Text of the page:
I'm writing this on my way to JavaOne 2009. San Francisco airport was fogged in so my flight was cancelled. I have some time to burn: I'm waiting for a train to take me from Santa Clara to San Francisco.
As usual it has been immensely busy in the two months before JavaOne.
For this JavaOne, I'm the lead of the SOA/Services track. A track lead is responsible for assembling a program of sessions and BOFs. Or in more practical terms, going through the proposals with the other volunteers that make up the selection committee, and picking the proposals so that not only the quality but also the variety of the track is optimal. The selection committee consists of subject matter experts. There are three from Sun and four from other companies: RedHat, Cap Gemini, Adobe.
This year there again were many hundreds of proposals for sessions and BOFs. Going through them to make a first cut took a lot of time. Refining the first cut to the final selection is difficult: there were many good and interesting proposals. But in the end only 22 sessions could prevail. Getting consensus on the selections, scheduling them, ensuring that presentations are ready, reviewing the presentations, the inevitable change requests, etc. took a lot more time than I expected. But I think these efforts have paid off: I think we have a very interesting lineup of presentations.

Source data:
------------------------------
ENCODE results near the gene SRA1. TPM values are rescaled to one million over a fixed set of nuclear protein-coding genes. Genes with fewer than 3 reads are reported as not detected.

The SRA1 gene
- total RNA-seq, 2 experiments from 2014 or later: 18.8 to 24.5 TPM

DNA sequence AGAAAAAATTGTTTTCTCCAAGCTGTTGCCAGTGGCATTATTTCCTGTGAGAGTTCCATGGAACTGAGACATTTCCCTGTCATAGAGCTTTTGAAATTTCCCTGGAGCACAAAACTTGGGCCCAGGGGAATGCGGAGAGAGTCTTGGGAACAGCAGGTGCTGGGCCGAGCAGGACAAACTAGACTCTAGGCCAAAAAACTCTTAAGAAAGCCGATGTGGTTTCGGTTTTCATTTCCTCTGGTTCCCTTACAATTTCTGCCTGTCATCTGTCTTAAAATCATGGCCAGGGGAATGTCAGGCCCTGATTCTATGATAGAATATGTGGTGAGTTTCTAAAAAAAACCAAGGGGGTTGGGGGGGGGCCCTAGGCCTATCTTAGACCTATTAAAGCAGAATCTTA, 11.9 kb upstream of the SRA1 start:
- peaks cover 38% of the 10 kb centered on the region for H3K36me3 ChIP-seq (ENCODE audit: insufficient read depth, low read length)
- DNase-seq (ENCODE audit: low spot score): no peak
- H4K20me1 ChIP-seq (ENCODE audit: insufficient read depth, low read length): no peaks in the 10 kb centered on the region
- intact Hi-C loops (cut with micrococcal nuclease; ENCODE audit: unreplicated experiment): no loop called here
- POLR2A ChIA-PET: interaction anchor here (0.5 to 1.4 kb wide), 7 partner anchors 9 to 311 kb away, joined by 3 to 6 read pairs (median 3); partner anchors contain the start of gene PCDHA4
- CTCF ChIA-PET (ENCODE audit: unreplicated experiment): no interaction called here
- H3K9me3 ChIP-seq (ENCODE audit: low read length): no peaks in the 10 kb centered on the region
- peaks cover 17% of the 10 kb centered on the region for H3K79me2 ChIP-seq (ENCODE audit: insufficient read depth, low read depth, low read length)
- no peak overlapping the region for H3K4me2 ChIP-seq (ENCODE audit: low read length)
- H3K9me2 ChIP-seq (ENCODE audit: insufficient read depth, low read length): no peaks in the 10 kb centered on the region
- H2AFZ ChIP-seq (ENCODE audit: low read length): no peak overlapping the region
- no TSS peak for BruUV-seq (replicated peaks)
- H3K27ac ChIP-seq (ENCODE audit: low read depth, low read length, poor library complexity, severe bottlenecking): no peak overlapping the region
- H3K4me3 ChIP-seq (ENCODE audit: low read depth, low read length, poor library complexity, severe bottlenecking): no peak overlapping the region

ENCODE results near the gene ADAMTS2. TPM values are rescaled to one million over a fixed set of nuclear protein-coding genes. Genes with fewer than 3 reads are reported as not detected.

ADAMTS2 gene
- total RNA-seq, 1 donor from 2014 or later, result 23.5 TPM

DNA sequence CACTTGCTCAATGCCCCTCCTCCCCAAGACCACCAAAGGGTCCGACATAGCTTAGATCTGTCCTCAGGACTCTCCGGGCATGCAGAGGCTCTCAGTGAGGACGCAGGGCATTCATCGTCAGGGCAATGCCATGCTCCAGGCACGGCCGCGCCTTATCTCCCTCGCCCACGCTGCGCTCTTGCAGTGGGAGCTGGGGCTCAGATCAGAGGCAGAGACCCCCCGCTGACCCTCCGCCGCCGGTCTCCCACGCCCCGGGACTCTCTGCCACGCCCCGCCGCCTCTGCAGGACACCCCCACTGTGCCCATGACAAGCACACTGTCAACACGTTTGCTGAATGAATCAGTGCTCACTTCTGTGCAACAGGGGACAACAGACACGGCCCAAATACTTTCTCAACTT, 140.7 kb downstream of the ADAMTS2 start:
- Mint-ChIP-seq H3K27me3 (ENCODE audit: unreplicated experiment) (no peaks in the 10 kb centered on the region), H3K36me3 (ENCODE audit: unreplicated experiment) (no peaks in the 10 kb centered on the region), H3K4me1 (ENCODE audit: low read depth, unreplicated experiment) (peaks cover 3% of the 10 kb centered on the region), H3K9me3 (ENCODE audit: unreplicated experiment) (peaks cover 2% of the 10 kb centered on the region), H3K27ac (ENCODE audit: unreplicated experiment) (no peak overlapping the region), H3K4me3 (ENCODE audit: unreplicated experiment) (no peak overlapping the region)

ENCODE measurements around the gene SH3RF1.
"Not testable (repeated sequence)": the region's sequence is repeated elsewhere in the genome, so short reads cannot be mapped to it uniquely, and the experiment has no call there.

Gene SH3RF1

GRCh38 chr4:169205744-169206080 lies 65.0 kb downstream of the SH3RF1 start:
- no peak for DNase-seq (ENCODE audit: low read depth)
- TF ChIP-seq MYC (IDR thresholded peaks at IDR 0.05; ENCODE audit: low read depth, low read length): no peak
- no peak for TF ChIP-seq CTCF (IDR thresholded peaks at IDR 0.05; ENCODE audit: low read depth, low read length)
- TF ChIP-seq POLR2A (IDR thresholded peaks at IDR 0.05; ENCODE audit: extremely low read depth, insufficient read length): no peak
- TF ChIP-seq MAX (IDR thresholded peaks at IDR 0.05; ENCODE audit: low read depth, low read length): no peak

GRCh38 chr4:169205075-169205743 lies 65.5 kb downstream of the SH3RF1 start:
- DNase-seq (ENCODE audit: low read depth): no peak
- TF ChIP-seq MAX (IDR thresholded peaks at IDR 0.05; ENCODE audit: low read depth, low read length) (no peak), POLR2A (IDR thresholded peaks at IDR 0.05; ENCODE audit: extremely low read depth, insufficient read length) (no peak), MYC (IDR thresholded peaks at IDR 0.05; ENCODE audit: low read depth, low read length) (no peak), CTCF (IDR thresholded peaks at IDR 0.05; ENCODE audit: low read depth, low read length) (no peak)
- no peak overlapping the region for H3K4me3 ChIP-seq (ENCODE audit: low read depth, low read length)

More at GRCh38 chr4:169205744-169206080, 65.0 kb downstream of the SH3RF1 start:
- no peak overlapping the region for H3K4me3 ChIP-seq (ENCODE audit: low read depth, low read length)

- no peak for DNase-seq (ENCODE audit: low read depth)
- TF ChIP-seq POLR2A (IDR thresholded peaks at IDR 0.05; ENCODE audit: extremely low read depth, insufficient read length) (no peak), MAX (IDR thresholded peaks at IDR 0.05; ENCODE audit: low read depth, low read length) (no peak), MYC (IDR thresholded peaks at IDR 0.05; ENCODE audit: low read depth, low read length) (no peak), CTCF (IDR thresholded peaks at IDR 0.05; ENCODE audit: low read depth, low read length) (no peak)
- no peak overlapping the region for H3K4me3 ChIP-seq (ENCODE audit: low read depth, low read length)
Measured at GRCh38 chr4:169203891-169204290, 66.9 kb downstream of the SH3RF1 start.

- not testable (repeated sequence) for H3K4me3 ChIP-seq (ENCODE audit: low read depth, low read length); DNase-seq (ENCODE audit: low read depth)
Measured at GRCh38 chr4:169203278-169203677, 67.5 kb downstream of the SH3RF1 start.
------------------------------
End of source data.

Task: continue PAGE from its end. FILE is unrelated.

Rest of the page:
My second JavaOne activity is presenting at Java University, the day before JavaOne. Like last year, Joe Boulenouar invited me to present a few hours on SOA and integration middleware. The course title is "Using Java EE and SOA to Help Architect and Design Robust Enterprise Applications." Last year there were four hundred or so people in attendance. I haven't heard yet how many people there will be this year. Perhaps fewer on account of the poor the economy.
Thirdly, I'm presenting a session titled "Glassfish ESB: get your apps on the bus". The original plan was that Keith Babo would pull that wagon, but unfortunately he had to pull out. I'm now doing that session with Sujit Biswas. In this session I'm making a case for ESBs or integration middleware in general. This has led me to some more thoughts on how we can widen the applicability of ESBs. More about that in a future post.
I'm also doing a session titled "Rethinking the ESB: lessons learned challenging the limitations and pitfalls". Andi Egloff is co-presenter. The idea of this session is to show a number of things that went wrong in previous product releases and how we changed that in subsequent releases. The interesting part for the audience is that it gives a set of requirements or "things to avoid" in middleware products.
The fifth activity I'm involved in is the OpenESB community BOF. The idea of this BOF is to discuss experiences with OpenESB and discuss what's on the wish list for OpenESB.
So, yes, it was busy running up to JavaOne. I'm sure that JavaOne itself will also be very busy: not only will there be the presentations I need to give, others I have to be in attendance for, but there will also be the numerous customer meetings.
I think I'll need a break after JavaOne!